Washington, D.C. (January 9, 2022) – The Association of American Law Schools (AALS) Committee on Sections has selected the AALS Section on Pro Bono and Public Service Opportunities and AALS Section on Property Law as Sections of the Year.
The annual award recognizes excellence in member support and other activities that promote AALS core values. Such activities include: community/pro bono service; expanding membership and member engagement; supporting faculty scholarship; providing mentorship and teaching support; and developing impactful programming.
“The Section of the Year Award is an honor that recognizes outstanding efforts by section leaders and members to promote AALS values through collegial connections, educational enrichment, and innovative programs and activities over the course of the year,” said Donna Nagy, Chair of the AALS Committee on Sections and Acting Executive Associate Dean and Professor at Indiana University Maurer School of Law. “We are pleased to honor this year’s AALS Sections of the Year who have embodied these qualities.”
The AALS Section on Pro Bono and Public Service Opportunities has supported its membership with several new initiatives. An Educational Enrichment Committee was formed to produce programs about access to justice and to educate members about new issues. The section also organized a series of discussions with law school administrators to foster connections within membership. This year, the section introduced new awards that were presented at the 2022 Annual Meeting for lifetime achievement, access to justice, and emerging leadership. In addition, a newsletter was produced to inform members about upcoming events, news, pro bono project ideas, resources, and more.
“The Section on Pro Bono and Public Service Opportunities is proud to accept this award to honor the hard work and inspired leadership of our members who are always focused on how the legal profession can serve those in need,” said Susan Schechter, Field Placement Program Faculty Co-Director, University of California, Berkeley School of Law. “In these dire times with so many people lacking access to justice, it is critical that law schools train, support, and inspire our students and our law school communities to step up, step in, and meet our professional and moral obligations to do pro bono work. We are grateful to AALS for acknowledging our section, and we look forward to continuing to highlight the important pro bono work done within law schools.”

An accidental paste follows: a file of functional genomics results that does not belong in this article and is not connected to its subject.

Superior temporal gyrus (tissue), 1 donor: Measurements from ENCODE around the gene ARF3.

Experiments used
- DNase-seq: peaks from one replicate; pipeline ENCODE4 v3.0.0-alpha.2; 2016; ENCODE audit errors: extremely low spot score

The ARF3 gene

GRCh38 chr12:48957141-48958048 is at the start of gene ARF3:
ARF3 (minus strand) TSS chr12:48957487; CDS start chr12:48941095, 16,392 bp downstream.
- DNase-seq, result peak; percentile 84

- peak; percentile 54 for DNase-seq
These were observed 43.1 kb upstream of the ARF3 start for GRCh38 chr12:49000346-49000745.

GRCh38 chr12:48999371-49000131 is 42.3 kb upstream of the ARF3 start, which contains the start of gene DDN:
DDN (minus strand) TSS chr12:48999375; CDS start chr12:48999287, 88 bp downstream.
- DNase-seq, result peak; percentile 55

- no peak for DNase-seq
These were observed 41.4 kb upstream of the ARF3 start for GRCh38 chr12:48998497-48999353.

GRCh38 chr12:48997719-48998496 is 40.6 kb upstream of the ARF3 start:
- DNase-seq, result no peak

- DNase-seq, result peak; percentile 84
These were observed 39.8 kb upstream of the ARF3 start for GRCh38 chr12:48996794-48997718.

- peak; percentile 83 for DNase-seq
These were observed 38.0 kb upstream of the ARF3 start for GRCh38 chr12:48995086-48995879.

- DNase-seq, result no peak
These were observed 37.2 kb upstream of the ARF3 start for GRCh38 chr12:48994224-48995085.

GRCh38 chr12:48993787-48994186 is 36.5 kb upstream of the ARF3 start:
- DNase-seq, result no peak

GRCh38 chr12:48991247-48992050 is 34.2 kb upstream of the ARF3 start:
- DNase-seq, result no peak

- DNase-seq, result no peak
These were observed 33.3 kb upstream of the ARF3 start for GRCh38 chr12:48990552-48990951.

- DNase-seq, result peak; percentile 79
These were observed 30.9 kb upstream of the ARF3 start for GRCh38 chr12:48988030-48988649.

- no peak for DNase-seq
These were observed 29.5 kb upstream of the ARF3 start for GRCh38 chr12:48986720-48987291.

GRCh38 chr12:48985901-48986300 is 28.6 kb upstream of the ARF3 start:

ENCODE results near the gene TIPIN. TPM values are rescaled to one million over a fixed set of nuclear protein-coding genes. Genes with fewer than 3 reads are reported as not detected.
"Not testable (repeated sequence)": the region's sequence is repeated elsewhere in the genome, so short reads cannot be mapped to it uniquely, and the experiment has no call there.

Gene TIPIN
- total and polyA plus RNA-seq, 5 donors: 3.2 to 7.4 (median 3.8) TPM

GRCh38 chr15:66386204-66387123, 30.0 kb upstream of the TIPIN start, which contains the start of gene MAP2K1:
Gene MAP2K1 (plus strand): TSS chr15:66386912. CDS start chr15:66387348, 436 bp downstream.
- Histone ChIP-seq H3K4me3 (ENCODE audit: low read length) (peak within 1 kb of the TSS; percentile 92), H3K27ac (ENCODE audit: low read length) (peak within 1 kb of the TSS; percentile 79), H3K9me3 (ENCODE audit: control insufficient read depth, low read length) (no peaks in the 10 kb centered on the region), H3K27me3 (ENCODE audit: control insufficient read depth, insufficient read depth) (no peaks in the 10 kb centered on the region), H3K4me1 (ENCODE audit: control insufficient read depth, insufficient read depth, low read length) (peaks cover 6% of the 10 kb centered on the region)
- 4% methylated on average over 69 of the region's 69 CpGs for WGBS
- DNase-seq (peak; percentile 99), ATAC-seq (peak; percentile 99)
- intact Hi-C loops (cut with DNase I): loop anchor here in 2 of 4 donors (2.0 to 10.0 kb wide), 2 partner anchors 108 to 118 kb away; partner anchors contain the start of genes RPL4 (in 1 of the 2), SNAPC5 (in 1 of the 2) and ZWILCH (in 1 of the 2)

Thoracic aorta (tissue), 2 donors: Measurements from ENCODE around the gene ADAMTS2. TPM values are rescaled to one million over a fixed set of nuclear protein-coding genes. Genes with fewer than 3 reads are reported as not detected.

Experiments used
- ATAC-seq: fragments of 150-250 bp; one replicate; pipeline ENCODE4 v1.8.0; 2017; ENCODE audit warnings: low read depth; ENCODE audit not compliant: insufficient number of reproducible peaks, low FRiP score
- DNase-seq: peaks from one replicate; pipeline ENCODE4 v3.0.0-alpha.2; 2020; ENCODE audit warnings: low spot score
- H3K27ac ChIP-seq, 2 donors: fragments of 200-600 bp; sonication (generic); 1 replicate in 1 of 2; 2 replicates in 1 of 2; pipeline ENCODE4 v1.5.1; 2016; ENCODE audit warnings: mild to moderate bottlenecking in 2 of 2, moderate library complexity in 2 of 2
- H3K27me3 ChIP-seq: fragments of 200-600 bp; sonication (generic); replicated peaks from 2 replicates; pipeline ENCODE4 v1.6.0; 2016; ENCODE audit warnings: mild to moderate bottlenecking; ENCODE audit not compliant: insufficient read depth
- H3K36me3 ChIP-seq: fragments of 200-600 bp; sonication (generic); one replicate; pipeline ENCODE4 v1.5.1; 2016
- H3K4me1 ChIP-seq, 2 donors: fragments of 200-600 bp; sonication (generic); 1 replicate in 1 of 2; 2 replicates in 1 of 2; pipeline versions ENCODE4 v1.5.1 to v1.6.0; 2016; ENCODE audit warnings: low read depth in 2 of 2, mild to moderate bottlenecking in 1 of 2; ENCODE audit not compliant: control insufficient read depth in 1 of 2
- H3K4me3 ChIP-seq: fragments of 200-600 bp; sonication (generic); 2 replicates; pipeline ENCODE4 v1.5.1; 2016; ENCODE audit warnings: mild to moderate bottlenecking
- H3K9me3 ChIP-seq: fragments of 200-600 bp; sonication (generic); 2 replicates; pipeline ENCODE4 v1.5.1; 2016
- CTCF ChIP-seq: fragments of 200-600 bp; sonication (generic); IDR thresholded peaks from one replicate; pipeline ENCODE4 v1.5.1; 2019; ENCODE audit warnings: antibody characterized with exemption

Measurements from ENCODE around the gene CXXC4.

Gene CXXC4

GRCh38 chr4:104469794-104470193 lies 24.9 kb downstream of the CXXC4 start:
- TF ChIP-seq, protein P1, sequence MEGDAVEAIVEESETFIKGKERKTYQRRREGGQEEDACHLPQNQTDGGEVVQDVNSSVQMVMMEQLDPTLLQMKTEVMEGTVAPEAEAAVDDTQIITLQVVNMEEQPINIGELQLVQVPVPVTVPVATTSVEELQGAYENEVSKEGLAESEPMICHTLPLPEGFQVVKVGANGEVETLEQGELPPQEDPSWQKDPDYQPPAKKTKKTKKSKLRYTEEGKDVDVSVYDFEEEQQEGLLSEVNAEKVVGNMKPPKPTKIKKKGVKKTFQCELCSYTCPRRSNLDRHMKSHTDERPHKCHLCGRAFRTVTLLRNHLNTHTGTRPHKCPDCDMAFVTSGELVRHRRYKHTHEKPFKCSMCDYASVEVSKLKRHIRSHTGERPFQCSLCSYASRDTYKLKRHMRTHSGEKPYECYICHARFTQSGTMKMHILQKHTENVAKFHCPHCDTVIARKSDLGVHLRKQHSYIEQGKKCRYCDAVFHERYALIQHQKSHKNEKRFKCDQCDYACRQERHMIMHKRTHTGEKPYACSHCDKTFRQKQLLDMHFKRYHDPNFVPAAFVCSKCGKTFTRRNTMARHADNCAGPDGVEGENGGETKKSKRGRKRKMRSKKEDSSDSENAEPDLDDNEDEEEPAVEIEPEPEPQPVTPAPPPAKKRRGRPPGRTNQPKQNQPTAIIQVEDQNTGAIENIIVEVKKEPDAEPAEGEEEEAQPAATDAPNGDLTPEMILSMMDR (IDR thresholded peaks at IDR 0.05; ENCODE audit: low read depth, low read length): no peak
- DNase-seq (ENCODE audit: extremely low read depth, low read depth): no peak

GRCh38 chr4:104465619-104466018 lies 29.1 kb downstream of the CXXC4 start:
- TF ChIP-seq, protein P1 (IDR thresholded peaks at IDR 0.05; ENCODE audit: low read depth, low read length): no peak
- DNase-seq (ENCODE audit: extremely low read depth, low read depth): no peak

Over the last year, the AALS Section on Property Law developed several new programs. The section highlighted junior faculty by providing them a “works-in-progress” space to present their research and to receive feedback from more senior faculty. The section also launched informal discussions amongst junior and senior faculty members to help build connections. In addition, a program was offered at the AALS Annual Meeting to share ideas about how faculty could incorporate issues of race, class, and indigenous people to their lessons to provide a more impactful experience for law students.
“The Section on Property Law is honored to receive this recognition of our efforts this past year,” said John Infranca, Chair of the Section and Professor at Suffolk University Law School. “This year we introduced a number of new programs to support and to strengthen the bonds between members of our section. In the spring, we introduced a series of lunch discussions on pedagogy and developments in the law. We also launched a new mentorship program and held our first section pedagogy program at the Annual Meeting. I am very grateful to the many section members who came forward to plan and facilitate these programs.”
AALS sections provide opportunities for law school faculty and staff to connect on issues of shared interest. Each section is focused on a different academic discipline, affinity group, or administrative area. For a full list of sections, visit www.aals.org/sections.
The Association of American Law Schools (AALS), founded in 1900, is a nonprofit association of 176 member and 19 fee-paid law schools. Its members enroll most of the nation’s law students and produce the majority of the country’s lawyers and judges, as well as many of its lawmakers. The mission of AALS is to uphold and advance excellence in legal education. In support of this mission, AALS promotes the core values of excellence in teaching and scholarship, academic freedom, and diversity, including diversity of backgrounds and viewpoints, while seeking to improve the legal profession, to foster justice, and to serve its many communities—local, national and international.